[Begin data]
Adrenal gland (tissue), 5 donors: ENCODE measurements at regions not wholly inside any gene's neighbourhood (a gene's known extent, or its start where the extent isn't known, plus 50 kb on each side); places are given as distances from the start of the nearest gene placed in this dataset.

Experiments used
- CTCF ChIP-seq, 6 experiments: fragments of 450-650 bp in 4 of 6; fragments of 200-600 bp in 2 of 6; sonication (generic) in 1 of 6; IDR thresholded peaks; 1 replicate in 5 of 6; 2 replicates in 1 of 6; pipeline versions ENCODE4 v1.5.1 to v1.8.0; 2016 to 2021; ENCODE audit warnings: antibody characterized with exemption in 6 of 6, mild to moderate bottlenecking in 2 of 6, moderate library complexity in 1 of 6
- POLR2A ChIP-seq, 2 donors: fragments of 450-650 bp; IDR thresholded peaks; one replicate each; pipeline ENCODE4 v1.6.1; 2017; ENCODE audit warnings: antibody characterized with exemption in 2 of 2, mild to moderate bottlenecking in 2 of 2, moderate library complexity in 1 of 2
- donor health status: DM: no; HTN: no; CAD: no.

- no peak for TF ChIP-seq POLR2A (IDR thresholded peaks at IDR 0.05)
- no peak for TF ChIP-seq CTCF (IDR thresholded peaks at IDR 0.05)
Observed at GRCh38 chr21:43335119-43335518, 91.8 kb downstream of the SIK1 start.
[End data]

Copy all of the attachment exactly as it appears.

Adrenal gland (tissue), 5 donors: ENCODE measurements at regions not wholly inside any gene's neighbourhood (a gene's known extent, or its start where the extent isn't known, plus 50 kb on each side); places are given as distances from the start of the nearest gene placed in this dataset.

Experiments used
- CTCF ChIP-seq, 6 experiments: fragments of 450-650 bp in 4 of 6; fragments of 200-600 bp in 2 of 6; sonication (generic) in 1 of 6; IDR thresholded peaks; 1 replicate in 5 of 6; 2 replicates in 1 of 6; pipeline versions ENCODE4 v1.5.1 to v1.8.0; 2016 to 2021; ENCODE audit warnings: antibody characterized with exemption in 6 of 6, mild to moderate bottlenecking in 2 of 6, moderate library complexity in 1 of 6
- POLR2A ChIP-seq, 2 donors: fragments of 450-650 bp; IDR thresholded peaks; one replicate each; pipeline ENCODE4 v1.6.1; 2017; ENCODE audit warnings: antibody characterized with exemption in 2 of 2, mild to moderate bottlenecking in 2 of 2, moderate library complexity in 1 of 2
- donor health status: DM: no; HTN: no; CAD: no.

- no peak for TF ChIP-seq POLR2A (IDR thresholded peaks at IDR 0.05)
- no peak for TF ChIP-seq CTCF (IDR thresholded peaks at IDR 0.05)
Observed at GRCh38 chr21:43335119-43335518, 91.8 kb downstream of the SIK1 start.